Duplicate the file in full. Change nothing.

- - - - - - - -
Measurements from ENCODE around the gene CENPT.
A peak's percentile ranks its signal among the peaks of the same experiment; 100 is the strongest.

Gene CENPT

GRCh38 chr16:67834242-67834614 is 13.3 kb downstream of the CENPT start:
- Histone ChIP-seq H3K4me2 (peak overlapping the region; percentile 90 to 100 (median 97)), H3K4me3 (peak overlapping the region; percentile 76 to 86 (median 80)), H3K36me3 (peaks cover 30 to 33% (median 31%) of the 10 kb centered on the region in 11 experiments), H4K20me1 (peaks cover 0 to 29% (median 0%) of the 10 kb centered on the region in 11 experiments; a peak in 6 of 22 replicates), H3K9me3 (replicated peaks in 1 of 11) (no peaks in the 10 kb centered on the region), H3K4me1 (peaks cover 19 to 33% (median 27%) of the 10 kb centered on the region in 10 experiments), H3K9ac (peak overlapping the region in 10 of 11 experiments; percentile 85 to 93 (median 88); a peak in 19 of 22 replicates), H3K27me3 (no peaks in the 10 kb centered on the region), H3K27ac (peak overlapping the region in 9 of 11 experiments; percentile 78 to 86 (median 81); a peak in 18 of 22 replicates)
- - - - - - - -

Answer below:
Measurements from ENCODE around the gene CENPT.
A peak's percentile ranks its signal among the peaks of the same experiment; 100 is the strongest.

Gene CENPT

GRCh38 chr16:67834242-67834614 is 13.3 kb downstream of the CENPT start:
- Histone ChIP-seq H3K4me2 (peak overlapping the region; percentile 90 to 100 (median 97)), H3K4me3 (peak overlapping the region; percentile 76 to 86 (median 80)), H3K36me3 (peaks cover 30 to 33% (median 31%) of the 10 kb centered on the region in 11 experiments), H4K20me1 (peaks cover 0 to 29% (median 0%) of the 10 kb centered on the region in 11 experiments; a peak in 6 of 22 replicates), H3K9me3 (replicated peaks in 1 of 11) (no peaks in the 10 kb centered on the region), H3K4me1 (peaks cover 19 to 33% (median 27%) of the 10 kb centered on the region in 10 experiments), H3K9ac (peak overlapping the region in 10 of 11 experiments; percentile 85 to 93 (median 88); a peak in 19 of 22 replicates), H3K27me3 (no peaks in the 10 kb centered on the region), H3K27ac (peak overlapping the region in 9 of 11 experiments; percentile 78 to 86 (median 81); a peak in 18 of 22 replicates)